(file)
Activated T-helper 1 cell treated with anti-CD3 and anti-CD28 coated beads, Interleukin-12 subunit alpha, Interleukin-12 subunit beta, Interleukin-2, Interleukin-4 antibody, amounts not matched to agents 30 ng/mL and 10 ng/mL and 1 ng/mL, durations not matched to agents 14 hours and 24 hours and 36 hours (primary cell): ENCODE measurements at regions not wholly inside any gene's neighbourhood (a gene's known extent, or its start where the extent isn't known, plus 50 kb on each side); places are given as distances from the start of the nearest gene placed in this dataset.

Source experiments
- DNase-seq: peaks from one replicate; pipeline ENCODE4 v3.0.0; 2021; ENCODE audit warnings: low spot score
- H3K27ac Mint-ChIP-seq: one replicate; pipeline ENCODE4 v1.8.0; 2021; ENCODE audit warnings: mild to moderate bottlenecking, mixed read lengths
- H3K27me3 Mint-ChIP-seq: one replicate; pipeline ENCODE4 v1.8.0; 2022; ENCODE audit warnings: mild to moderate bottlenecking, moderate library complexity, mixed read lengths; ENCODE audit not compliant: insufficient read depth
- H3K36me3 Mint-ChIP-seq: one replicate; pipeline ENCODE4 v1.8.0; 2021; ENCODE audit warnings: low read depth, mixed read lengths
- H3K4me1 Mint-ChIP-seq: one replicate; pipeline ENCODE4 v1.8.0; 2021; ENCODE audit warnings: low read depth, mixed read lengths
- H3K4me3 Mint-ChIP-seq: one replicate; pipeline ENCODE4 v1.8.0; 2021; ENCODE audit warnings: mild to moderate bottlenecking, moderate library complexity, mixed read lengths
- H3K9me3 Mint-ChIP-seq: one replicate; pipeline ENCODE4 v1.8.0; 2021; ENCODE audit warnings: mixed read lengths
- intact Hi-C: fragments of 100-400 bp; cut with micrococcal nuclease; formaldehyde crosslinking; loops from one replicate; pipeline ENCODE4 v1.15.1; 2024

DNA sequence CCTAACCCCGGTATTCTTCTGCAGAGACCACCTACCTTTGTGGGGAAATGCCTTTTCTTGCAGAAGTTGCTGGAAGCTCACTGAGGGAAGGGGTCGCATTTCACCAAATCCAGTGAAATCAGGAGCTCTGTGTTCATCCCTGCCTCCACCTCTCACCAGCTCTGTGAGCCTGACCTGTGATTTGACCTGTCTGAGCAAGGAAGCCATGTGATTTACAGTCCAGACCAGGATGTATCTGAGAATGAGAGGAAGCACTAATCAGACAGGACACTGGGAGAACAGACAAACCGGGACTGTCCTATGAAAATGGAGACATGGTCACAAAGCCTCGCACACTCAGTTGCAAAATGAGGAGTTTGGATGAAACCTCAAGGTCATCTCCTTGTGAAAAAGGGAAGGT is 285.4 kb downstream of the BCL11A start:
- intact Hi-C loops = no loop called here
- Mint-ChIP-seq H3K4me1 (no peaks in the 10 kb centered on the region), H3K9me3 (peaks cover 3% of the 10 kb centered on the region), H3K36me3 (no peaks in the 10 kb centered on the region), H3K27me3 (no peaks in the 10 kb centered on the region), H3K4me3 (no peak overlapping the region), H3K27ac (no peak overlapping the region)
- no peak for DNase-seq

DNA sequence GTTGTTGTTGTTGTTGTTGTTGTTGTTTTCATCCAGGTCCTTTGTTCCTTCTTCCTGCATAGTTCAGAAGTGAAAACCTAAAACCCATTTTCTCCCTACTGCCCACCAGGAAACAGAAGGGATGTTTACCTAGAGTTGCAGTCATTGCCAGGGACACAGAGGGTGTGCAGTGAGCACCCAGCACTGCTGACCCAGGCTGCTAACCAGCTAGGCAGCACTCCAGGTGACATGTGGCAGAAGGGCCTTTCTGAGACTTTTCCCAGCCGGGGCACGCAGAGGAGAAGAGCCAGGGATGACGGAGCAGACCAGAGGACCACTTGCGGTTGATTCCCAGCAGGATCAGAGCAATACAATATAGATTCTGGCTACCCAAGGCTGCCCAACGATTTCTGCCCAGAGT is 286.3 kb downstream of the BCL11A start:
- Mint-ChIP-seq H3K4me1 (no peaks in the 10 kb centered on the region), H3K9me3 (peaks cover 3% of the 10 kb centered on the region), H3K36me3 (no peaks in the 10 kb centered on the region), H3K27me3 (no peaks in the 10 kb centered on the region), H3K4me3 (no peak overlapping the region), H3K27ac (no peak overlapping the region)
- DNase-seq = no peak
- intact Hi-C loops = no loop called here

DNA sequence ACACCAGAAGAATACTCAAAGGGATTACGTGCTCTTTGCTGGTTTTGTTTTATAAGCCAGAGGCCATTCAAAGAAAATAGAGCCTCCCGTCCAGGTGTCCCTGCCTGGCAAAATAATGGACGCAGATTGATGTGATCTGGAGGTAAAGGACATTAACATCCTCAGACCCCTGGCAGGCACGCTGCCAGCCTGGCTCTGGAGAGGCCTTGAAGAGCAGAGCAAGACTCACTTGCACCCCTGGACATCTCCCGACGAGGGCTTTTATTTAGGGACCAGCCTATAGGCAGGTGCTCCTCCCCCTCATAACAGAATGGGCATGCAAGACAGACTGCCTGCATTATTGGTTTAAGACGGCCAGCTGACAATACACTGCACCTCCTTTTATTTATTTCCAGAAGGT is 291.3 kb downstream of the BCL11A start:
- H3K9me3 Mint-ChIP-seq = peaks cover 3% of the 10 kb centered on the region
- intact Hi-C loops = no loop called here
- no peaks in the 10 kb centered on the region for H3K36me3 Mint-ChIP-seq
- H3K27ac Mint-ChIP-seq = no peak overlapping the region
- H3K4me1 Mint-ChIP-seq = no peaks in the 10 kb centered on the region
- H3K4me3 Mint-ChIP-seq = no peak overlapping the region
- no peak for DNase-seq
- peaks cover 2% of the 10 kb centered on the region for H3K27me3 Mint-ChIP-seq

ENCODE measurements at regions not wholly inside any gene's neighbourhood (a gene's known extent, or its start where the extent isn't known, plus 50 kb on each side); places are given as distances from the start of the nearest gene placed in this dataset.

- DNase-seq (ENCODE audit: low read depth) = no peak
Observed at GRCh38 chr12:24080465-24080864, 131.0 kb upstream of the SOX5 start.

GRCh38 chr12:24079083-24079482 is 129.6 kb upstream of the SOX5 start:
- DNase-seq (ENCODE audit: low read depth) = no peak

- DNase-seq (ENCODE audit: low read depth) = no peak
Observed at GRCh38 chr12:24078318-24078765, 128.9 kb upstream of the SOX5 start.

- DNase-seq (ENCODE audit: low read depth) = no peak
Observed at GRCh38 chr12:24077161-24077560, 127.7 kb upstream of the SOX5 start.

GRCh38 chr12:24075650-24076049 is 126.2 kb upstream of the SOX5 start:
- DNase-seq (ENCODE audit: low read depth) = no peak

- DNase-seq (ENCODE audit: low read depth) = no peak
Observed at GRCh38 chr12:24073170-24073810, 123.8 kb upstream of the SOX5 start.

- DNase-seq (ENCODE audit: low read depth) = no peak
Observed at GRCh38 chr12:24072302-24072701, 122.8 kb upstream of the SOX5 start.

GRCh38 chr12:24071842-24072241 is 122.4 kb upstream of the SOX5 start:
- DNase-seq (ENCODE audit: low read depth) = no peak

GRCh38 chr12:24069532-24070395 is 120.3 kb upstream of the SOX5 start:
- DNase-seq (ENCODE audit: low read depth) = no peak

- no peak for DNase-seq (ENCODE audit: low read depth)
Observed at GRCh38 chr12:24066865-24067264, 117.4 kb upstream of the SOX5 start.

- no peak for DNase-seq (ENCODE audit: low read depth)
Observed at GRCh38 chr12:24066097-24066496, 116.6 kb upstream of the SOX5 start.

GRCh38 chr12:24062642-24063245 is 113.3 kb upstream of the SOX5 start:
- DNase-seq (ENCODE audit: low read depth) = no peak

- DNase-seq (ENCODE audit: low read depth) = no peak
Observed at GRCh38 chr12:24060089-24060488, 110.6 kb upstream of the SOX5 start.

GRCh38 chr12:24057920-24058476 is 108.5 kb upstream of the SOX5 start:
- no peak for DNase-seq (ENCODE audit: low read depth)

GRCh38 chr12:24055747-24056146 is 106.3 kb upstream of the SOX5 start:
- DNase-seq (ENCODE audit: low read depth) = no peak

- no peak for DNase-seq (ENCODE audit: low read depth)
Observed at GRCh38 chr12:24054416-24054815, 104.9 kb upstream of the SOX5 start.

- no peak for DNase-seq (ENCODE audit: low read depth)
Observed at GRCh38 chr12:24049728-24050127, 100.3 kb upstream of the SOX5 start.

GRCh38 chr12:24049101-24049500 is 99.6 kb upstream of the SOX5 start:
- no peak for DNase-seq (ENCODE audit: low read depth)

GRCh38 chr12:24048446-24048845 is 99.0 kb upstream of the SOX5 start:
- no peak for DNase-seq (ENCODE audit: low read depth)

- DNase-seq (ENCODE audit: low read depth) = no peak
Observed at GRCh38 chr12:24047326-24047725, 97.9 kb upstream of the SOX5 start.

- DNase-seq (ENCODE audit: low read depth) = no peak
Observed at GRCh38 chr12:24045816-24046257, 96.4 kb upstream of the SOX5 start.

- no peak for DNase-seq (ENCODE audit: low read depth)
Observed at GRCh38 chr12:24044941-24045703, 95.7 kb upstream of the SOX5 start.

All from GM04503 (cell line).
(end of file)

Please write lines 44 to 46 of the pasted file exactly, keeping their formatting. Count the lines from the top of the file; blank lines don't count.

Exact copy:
- DNase-seq (ENCODE audit: low read depth) = no peak

GRCh38 chr12:24069532-24070395 is 120.3 kb upstream of the SOX5 start:
- DNase-seq (ENCODE audit: low read depth) = no peak